How to Become a Retail Management: Career Advice & Information

Overview & Salaries


Retail managers are in charge of the day-to-day running of retail stores. Ensuring customers are satisfied requires a lot of work: hiring and training employees, keeping the store well-supplied, keeping records of sales, maintaining security, banking cash from the register, and dealing with customer complaints and returns. Although they have to comply with store policies, retail managers can do a lot to make a store successful. Whether by hiring great salespeople or creating displays that draw customers in, a good retail manager can make a big impact in the job.


Annual salaries for retail managers will vary depending on your experience, education level, and expertise. In 2013, the average annual salary for retail managers working in the U.S. was $41,450 per year.

For more information on what parts of the country have the most opportunity for retail managers, click through to our Best Places to Work tab for information on the number of people employed and the average salary in each state.

Discover the Best Cities and States to Work in Retail Management

California leads the nation in employment for retail managers, where 124,200 professionals are working statewide, and earning an average yearly salary of $44,330. Texas is second, with 102,870 retail managers employed in various industries, who earn an average salary of $42,840.

The metro areas employing the most retail managers are:

  • New York-White Plains (32,800)
  • Los Angeles-Long Beach (31,900)
  • Chicago-Joliet (28,600)

The metro areas employing the highest concentration of retail managers are:

  • Dothan, AL (20.5 jobs per thousand)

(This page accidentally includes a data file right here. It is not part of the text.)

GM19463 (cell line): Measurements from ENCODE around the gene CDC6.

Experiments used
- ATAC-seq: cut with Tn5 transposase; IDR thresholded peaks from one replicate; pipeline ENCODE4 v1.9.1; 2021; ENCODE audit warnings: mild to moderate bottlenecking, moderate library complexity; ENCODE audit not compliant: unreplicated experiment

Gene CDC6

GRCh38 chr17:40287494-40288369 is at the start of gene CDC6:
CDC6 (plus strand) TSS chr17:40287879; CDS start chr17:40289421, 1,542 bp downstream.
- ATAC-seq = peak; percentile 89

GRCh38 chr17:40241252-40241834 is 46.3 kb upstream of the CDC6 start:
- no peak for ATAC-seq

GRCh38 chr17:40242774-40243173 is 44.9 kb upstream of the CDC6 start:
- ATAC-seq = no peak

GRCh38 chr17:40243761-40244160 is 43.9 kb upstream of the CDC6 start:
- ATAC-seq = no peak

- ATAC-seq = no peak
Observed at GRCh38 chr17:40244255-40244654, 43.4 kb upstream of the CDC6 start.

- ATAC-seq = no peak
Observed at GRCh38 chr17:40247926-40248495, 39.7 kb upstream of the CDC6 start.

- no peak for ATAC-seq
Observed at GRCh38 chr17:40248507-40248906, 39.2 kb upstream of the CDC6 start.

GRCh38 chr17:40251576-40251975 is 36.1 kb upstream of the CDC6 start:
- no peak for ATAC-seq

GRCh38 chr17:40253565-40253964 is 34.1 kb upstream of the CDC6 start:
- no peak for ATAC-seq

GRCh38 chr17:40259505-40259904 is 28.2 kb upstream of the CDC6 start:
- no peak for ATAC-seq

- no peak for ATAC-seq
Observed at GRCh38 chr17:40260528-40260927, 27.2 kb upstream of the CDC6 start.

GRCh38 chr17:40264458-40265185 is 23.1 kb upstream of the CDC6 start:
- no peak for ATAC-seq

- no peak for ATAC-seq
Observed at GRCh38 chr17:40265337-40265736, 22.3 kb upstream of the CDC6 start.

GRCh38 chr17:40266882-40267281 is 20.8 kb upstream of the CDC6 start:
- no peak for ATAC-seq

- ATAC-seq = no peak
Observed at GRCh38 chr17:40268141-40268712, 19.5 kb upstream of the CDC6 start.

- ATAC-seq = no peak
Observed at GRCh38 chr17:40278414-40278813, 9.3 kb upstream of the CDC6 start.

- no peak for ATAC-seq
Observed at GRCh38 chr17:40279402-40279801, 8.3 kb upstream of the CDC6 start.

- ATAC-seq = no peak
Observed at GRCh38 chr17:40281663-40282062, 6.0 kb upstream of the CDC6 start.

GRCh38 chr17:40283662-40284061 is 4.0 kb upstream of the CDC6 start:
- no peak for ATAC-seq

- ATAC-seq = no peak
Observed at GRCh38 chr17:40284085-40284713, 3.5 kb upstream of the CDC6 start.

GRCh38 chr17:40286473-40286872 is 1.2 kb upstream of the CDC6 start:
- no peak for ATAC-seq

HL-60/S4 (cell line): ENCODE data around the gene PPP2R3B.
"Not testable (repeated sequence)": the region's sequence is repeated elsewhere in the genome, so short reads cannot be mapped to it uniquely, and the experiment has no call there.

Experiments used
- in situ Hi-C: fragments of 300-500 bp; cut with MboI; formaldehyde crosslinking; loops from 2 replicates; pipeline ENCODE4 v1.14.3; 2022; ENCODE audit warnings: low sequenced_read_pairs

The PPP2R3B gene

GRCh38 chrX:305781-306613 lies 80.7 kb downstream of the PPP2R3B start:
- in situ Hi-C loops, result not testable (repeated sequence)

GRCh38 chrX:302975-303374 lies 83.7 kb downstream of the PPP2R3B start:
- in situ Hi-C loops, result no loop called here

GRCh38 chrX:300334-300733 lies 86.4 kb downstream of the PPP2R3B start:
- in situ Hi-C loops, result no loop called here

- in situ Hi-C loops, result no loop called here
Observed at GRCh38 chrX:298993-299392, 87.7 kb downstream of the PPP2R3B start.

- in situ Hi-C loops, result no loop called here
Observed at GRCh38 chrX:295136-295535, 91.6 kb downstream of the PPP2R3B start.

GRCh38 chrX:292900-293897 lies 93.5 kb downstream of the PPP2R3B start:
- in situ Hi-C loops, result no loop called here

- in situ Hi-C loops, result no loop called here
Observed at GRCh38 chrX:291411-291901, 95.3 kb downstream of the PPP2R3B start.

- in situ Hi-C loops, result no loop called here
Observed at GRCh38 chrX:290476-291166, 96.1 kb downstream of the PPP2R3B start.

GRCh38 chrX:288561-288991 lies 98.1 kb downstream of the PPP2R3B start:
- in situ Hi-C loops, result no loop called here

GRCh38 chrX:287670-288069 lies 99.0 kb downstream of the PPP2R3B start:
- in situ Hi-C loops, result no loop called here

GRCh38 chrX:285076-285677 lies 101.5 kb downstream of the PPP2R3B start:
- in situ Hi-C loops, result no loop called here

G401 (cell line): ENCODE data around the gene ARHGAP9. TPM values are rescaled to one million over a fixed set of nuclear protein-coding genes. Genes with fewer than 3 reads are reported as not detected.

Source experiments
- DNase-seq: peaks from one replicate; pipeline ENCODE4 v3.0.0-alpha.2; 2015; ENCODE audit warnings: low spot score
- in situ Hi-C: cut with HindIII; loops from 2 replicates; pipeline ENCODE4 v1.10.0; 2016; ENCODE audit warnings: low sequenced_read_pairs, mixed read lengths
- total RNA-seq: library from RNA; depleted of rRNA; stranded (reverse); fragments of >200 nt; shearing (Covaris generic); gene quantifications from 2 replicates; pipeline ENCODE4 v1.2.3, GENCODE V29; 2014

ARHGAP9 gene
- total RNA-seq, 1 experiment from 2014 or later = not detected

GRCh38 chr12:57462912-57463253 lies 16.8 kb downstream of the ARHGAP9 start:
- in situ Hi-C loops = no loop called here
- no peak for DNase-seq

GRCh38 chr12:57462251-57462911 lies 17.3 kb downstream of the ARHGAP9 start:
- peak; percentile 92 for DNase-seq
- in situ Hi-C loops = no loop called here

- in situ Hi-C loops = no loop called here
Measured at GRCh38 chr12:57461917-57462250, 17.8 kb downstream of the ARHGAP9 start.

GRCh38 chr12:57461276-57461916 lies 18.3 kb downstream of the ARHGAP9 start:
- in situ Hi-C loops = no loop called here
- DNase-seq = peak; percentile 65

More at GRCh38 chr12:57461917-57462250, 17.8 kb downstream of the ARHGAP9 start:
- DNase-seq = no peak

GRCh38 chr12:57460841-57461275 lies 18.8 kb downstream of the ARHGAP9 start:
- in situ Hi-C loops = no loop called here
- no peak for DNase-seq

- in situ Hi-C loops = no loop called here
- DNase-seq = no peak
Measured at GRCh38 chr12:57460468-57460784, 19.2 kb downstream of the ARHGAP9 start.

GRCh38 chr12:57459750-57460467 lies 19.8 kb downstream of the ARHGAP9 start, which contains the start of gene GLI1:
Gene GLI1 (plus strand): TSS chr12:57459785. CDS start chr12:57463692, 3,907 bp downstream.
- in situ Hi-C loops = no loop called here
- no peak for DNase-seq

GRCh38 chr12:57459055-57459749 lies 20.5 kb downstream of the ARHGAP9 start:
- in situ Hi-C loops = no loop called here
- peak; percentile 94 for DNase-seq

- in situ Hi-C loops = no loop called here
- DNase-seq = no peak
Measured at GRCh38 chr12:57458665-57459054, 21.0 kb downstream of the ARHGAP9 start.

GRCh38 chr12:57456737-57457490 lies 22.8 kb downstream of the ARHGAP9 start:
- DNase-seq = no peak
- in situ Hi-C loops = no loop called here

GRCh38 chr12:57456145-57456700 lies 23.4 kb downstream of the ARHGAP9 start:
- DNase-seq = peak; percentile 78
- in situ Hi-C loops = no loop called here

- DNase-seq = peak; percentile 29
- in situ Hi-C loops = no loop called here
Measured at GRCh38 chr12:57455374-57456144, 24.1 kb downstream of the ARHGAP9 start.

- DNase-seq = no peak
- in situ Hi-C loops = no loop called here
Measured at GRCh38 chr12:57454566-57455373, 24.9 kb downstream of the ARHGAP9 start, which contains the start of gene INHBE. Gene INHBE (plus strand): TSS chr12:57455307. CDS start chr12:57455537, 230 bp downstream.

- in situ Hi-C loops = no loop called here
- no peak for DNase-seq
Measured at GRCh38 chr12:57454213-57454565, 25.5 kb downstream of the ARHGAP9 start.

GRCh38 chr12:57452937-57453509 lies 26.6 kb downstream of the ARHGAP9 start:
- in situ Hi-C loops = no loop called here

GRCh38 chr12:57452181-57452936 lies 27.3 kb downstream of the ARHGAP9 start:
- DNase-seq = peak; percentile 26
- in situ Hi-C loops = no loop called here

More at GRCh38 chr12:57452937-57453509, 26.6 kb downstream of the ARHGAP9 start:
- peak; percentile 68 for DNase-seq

• Punta Gorda, FL (19.49 jobs per thousand)

The metro areas employing the best-paid retail managers are:

  • Nassau-Suffolk, NY (average annual salary $52,750)
  • Philadelphia, PA (average annual salary $52,520)

Employment and Salary Information for Retail Managers

Use our interactive map below to find out which areas of the United States are currently experiencing the greatest amount of growth and job availability for graduates looking for a career as a retail manager. The associated information has been gathered from Bureau of Labor statistics, representing data collected in 2012.

Why Become A Retail Manager?

Retail managers set the tone for a store and help to make it a pleasant place to shop—or not. Here are some of the reasons a career in retail management may be worth considering:

  • Big industry. There are over 1.2 million retail managers in the United States, and while the job is not growing as fast as other occupations, that’s partly because numbers are so huge to begin with.
  • Take control. Don’t like the display out the front of the store? Change it. As long as you stay within the store’s general policies, you’ve got a lot of freedom.
  • Variety of industries. In thinking about retail, you might have thought food, or clothing. But what about cars? Insurance? Building materials? These industries employ a lot of retail managers—and many of them pay well.
  • Mentor people. You lead the retail staff around you, and in many cases you’ll be shaping one of their early experiences of the workplace. You’ll also have a lot of customer interaction, which is great if you love sales.
  • Staff discounts. Not always, of course, but it’s a nice perk when you get them.

Retail Management: What You Need To Know

A retail manager takes on a lot of responsibility for the success of a store. A working knowledge of these skill sets will help to set you apart from other candidates.

  • Customer Service
  • Sales Skills
  • Product Knowledge
  • Management
  • Training and Mentoring
  • Communications

Feel like you’ve got a lot to learn? Get more information about retail management careers, degrees, and applicable courses from one of the schools below.

Degree Options for Retail Management Careers

On-the-job training

One of the key factors employers look for is experience. Some retail sales managers are promoted from within after strong performance as employees for a retail store. Promotion is likely to take several years, however. Other retail sales managers may have experience in sales or in managing employees from previous roles. Having additional qualifications in management or administration is also valuable.

Associate’s / Bachelor’s degree

Colleges, technical colleges and other schools offer associate’s and bachelor’s degrees in retail management. These take some time to complete—usually two years in the case of an associate’s degree, four in the case of a bachelor’s—but you won’t necessarily have to work your way through the ranks. Retail experience is still important, however, even if you have a degree.